Although pediatric rheumatologists care for disease entities distinct from those seen by adult rheumatologists, childhood-onset systemic lupus erythematosus (cSLE) and adult-onset SLE (aSLE) are fundamentally the same disease along a continuum. Important differences exist in disease manifestations, severity, and management that require consideration of the unique issues of the child and adolescent with chronic disease. SLE in childhood or adolescence accounts for 15% to 20% of all cases of SLE, with an approximate prevalence just below 1 per 10,000 children in the U.S.
The ACR classification criteria for SLE are used to classify patients with cSLE much as they are for aSLE, with one validation study demonstrating 96% sensitivity and 100% specificity in cSLE.1 The recently published Systemic Lupus International Collaborating Clinics (SLICC) classification criteria appear useful for cSLE, although they await systematic evaluation.2
The distribution of cSLE is skewed towards non-Caucasian ethnicities. Recent analysis of the prevalence of SLE and lupus nephritis (LN) among children in the U.S. Medicaid beneficiary population noted the greatest incidence of disease in Asian, African-American, Native American, and Hispanic children.3 Further, LN had the highest prevalence in Asian children, and lowest in white children, though there are possible biases when analyzing this database.3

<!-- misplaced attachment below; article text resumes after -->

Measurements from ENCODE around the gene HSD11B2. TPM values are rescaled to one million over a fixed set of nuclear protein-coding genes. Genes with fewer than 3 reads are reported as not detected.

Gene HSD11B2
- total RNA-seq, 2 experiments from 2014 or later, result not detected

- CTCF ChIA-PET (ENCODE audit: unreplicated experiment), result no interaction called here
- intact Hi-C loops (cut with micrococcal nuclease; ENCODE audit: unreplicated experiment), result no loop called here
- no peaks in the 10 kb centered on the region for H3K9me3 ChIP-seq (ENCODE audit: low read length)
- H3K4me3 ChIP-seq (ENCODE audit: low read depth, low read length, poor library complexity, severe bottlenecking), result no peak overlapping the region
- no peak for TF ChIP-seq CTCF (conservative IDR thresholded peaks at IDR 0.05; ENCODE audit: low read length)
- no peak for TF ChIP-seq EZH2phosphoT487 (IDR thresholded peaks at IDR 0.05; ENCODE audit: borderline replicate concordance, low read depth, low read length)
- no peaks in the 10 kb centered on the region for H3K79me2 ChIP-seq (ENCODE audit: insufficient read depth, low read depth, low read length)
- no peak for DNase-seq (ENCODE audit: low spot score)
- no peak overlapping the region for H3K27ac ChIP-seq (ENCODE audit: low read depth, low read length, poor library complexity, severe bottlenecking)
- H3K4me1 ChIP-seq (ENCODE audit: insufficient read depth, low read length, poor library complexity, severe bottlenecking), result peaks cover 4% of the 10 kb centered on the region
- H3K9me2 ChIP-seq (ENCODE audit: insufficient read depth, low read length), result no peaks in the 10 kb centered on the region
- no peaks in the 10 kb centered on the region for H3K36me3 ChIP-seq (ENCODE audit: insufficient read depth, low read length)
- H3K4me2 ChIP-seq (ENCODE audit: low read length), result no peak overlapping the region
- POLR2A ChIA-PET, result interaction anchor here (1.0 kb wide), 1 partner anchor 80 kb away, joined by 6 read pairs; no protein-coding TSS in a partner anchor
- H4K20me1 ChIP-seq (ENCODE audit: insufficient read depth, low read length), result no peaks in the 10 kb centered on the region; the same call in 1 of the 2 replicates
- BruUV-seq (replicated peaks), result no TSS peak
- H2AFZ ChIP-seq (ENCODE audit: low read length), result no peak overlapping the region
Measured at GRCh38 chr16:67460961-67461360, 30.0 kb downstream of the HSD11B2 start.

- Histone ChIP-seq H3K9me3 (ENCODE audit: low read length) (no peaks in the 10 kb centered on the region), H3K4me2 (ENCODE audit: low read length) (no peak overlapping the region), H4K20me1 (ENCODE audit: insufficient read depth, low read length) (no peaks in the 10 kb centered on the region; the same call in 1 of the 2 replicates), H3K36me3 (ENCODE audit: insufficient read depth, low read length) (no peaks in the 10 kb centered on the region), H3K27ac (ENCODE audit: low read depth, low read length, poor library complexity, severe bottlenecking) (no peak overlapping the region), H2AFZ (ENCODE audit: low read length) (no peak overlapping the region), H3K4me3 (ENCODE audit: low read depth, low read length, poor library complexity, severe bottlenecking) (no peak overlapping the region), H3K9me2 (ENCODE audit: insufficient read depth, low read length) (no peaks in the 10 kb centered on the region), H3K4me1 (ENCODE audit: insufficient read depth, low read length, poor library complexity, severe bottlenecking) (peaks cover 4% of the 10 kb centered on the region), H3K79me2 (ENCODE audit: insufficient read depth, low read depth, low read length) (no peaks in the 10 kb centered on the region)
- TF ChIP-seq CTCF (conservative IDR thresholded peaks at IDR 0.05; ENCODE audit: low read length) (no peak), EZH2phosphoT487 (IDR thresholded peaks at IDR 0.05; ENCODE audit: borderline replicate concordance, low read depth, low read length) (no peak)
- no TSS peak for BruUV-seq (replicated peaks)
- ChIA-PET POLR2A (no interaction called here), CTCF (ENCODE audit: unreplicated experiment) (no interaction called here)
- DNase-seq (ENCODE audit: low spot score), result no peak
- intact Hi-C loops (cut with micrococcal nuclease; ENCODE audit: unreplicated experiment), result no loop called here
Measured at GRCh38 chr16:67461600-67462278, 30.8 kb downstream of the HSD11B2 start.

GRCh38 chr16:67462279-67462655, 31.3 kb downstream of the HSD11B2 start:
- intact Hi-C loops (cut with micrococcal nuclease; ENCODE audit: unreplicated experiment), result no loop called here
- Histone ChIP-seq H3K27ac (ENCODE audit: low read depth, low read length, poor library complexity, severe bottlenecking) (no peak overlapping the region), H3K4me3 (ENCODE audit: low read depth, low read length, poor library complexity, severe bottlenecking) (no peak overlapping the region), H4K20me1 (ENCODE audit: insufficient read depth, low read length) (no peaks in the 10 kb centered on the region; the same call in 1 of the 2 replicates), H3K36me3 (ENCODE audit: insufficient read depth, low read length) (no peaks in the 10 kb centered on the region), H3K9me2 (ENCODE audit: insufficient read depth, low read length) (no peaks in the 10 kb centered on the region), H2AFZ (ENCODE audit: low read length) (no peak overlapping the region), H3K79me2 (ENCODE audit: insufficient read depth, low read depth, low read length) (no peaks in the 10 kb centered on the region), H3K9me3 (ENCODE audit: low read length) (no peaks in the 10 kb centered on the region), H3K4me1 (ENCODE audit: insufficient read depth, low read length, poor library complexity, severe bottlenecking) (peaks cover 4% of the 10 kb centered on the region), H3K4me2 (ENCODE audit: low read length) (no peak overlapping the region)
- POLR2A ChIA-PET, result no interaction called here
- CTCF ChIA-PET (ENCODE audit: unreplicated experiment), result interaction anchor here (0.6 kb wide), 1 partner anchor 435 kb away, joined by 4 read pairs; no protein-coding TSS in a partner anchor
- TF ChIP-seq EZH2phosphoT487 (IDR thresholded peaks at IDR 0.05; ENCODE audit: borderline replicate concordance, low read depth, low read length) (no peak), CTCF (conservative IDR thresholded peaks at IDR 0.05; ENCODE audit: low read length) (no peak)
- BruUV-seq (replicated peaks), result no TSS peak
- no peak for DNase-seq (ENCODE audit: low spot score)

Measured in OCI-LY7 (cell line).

Among the cohort in Canada’s “1,000 Faces of Lupus” study—which included almost 1,700 aSLE and cSLE patients—48% of all Asian patients had childhood onset, compared with only 14% of white patients with SLE. In addition to greater prevalence in nonwhite ethnicities, my colleagues and I have observed greater disease severity in these patient groups. Analysis of patients with cSLE in the Canadian cohort found that Aboriginal Canadians, Asians, and blacks more frequently developed moderate-to-severe disease (with LN and significant cytopenias), while white patients experienced mild or moderate disease (with predominantly mucocutaneous features and arthritis).4
More than ethnicity, genotype likely influences age of onset, ultimate disease burden, and phenotype. Large, genetic cohort studies comparing cSLE and aSLE are underway that may help to elucidate some of these differences. In Canada, disease severity may be less impacted by access-to-care issues because there is a nationwide program of universal healthcare coverage.
Disease activity at presentation and during the disease course is greater for cSLE compared with aSLE. For example, one study observed mean SLE Disease Activity Index (SLEDAI) scores at diagnosis of 16.8 ± 10.1 in cSLE versus 9.3 ± 7.6 in aSLE (P<0.0001).5 Not surprisingly, greater disease activity leads to more significant and earlier damage (such as cataracts, avascular necrosis, or persistent cognitive dysfunction) in cSLE.